The dorsal and volar interosseous muscles originate from the shafts of the metacarpals and act as flexors of the MCP joints. After a metacarpal neck fracture, the action of the interosseous muscles causes volar displacement of the metacarpal head (apex dorsal angulation). Some degree of angulation (20 to 40 degrees) of the neck can be accepted in the fourth and fifth metacarpals, because compensatory motion at the carpometacarpal (CMC) joint is available. The bases of the second and third metacarpals are practically fixed at the distal carpal row with virtually no motion. Thus, no angulation is tolerated in neck fractures of the second and third metacarpals.

Mechanism of Injury

Metacarpal neck fractures usually result from a direct axial force such that is caused by punching a solid object or wall with a clenched fist. The fifth metacarpal neck fracture is by far the most common hand fracture encountered and is referred to as a boxer’s fracture.

Clinical Presentation

When a metacarpal neck fracture occurs, the dorsum of the hand is tender and swollen, sometimes quite significantly. The MCP joint is depressed because of the apex dorsal angulation of the fracture. If the angulation is severe (>40 degrees), the displaced metacarpal head may interfere with the normal function of the extensor apparatus, causing pseudoclawing. Hyperextension of the MCP joint and flexion of the PIP joint as the patient attempts to extend the finger ( Fig. 4-4 ) confirm the presence of pseudoclawing.


Comminution of the volar cortex in metacarpal neck fractures allows volar displacement of the metacarpal head. This may in turn disrupt the extensor mechanism, causing the so-called pseudoclawing phenomenon.

Malrotation often accompanies a metacarpal neck fracture, and the patient should be examined carefully to detect this type of displacement. Malrotation occurs more commonly in the border metacarpals (i.e., the second and fifth metacarpals). With the fingers in a semiflexed position, the plane of the fingernails should be aligned; in the fully flexed position, the fingers should all point toward the distal radius. The hand must be examined for any evidence of teeth marks that may result from a punching injury because this is a source for infection and should be treated as an open fracture.


Three views of the hand are usually adequate to visualize a metacarpal neck fracture (AP, lateral, and oblique views). The fracture is often comminuted on the volar side. The typical apex dorsal angulation should be measured on the lateral view ( Fig. 4-5 ). The normal metacarpal neck angle is 15 degrees, so a measurement of 40 degrees of apex dorsal angulation represents true angulation of only 25 degrees.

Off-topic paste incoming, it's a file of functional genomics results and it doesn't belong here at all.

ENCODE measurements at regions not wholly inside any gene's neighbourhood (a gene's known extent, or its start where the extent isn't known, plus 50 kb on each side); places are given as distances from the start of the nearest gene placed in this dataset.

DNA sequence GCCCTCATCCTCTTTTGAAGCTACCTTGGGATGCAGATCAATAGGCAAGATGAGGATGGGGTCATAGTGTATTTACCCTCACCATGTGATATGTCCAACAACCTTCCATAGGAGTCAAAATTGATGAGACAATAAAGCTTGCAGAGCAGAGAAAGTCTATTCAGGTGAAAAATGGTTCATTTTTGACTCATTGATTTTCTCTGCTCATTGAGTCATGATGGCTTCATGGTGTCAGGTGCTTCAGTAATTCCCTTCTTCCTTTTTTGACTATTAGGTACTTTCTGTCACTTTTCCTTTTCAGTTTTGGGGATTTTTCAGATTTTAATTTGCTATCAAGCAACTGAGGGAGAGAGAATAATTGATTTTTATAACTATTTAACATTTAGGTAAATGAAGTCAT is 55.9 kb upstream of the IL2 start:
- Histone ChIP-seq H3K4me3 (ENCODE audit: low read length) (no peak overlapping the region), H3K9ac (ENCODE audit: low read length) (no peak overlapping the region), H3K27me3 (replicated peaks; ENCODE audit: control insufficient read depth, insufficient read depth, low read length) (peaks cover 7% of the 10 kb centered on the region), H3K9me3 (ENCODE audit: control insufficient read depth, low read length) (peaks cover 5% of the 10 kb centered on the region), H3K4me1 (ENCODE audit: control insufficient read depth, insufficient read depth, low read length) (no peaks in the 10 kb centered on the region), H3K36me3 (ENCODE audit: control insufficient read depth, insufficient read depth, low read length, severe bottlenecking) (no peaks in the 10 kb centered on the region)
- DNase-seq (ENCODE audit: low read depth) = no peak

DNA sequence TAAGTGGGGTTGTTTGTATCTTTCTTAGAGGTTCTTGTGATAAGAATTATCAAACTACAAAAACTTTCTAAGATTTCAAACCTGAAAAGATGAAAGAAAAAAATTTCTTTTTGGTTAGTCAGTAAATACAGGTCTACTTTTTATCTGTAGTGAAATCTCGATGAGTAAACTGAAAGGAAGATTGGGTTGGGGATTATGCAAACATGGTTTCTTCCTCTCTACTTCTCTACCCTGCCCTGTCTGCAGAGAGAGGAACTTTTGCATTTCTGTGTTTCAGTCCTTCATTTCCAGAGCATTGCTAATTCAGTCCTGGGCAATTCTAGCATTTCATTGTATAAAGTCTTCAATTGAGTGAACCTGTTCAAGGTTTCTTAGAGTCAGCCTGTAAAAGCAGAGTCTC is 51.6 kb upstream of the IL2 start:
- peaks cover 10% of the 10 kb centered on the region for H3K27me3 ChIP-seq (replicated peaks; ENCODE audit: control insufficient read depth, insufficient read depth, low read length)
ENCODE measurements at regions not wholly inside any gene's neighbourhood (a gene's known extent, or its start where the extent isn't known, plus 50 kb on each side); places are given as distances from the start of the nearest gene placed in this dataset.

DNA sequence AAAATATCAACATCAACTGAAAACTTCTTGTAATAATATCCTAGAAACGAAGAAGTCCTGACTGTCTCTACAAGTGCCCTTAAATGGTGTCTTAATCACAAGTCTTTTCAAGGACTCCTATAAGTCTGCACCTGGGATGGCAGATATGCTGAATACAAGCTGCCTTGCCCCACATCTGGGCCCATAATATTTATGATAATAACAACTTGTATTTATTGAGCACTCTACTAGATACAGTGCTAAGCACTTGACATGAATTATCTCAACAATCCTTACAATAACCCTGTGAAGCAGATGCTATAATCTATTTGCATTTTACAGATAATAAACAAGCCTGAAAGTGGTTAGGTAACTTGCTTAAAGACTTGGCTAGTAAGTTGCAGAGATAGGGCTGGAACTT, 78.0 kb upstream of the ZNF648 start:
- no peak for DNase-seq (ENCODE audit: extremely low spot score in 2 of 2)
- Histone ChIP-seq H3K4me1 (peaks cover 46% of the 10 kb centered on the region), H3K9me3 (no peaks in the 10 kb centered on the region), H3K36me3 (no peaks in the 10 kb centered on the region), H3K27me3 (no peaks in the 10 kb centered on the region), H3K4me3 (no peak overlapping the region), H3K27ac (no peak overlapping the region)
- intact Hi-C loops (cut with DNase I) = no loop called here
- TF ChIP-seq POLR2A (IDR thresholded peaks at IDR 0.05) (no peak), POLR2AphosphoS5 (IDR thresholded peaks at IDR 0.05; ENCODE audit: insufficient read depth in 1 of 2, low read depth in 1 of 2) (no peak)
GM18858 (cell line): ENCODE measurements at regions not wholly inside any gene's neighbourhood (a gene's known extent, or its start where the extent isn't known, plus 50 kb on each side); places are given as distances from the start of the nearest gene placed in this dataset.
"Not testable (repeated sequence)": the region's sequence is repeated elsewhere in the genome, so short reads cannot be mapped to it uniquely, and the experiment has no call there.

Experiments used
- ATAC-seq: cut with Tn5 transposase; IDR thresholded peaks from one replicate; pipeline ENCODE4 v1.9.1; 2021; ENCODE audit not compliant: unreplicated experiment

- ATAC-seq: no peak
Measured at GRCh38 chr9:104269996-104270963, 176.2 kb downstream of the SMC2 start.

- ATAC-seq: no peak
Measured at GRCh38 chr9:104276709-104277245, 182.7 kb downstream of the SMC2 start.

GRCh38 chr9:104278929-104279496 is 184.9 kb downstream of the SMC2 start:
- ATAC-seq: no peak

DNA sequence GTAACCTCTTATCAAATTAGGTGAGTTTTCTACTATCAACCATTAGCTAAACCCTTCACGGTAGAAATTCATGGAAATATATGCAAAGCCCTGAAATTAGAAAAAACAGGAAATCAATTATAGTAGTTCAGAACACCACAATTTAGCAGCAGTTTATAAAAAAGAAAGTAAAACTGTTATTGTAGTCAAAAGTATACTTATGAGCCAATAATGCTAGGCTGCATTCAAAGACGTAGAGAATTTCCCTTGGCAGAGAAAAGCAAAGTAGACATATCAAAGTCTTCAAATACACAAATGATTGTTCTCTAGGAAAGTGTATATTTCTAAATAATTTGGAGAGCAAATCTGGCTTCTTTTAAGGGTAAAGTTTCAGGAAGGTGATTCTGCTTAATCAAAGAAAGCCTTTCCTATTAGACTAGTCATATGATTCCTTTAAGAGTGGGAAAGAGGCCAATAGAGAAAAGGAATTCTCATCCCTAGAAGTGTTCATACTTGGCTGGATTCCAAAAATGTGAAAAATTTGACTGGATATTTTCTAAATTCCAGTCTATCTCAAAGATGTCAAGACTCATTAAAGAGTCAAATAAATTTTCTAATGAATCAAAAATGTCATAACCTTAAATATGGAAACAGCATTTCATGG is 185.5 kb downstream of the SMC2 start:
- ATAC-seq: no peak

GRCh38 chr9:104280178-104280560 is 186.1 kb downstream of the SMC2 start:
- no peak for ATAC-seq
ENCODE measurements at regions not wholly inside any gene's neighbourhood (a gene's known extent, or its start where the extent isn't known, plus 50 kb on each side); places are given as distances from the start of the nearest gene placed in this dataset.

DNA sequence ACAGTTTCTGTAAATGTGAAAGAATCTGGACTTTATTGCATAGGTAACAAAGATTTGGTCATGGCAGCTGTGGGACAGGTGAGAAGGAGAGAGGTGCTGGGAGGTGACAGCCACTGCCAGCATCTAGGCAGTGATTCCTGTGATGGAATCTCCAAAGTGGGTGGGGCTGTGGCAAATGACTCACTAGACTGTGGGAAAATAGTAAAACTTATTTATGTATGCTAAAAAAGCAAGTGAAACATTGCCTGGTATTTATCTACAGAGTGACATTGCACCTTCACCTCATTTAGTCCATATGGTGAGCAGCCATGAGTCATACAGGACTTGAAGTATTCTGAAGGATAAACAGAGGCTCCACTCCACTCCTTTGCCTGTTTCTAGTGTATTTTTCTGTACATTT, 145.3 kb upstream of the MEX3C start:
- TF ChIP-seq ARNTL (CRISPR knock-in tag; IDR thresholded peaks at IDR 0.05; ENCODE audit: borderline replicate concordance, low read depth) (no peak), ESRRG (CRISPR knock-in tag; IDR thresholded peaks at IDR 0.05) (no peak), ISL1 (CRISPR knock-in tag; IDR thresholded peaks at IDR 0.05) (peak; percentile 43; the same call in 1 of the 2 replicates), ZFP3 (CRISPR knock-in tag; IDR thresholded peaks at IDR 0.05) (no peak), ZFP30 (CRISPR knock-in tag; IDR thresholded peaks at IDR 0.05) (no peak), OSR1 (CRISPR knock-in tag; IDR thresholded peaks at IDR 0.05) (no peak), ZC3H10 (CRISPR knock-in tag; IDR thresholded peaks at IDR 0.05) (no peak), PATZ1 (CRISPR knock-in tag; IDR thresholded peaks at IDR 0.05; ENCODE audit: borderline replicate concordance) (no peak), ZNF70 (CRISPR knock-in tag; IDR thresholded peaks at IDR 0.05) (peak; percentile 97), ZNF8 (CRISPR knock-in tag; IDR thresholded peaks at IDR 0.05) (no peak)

A, Anteroposterior view ( arrow ). B, Lateral view of a boxer’s fracture. Forty degrees of apex dorsal angulation is observed on the lateral view.

Indications for Orthopedic Referral

Patients with angulated or displaced fractures of the second or third metacarpal neck require referral for operative treatment. Patients who have metacarpal neck fractures with rotational malalignment must also be referred. If any degree of residual angulation is unacceptable to the patient, referral for internal fixation is indicated.

Initial Treatment

Table 4-2 summarizes management guidelines for metacarpal neck fractures. The best method of treating angulated fractures of the fourth or fifth metacarpal has not been universally established. Although reduction of these fractures is relatively easy, maintaining the reduction is often difficult. Virtually all neck fractures are inherently unstable because of deforming forces of the interosseous muscles and comminution of the volar cortex. The only position of the MCP joint that adequately holds the reduction is full extension. However, the MCP joint is prone to significant stiffness if held in extension for longer than 7 to 10 days. The risk of disabling loss of joint mobility outweighs the benefits of this positioning, so it is recommended to place the MCP joints in 70 to 90 degrees of flexion.

Table 4-2

Management Guidelines for Metacarpal Neck Fracture

initial treatment
Splint type and position Gutter splint: wrist, 30-degree extension; MCP, 70 to 90 degrees; PIP or DIP, 5 to 10 degrees
Initial follow-up visit Within 4 to 5 days for second or third metacarpal
Within 7 to 10 days for fourth or fifth metacarpal
Patient instruction Icing, elevation
follow up care
Cast or splint type and position Gutter splint
Length of immobilization 3 to 4 weeks
Healing time 4 to 6 weeks
Follow-up visit interval Every 2 weeks
Repeat radiography interval At initial follow-up to check for angulation or malrotation
Every 2 weeks to document position and healing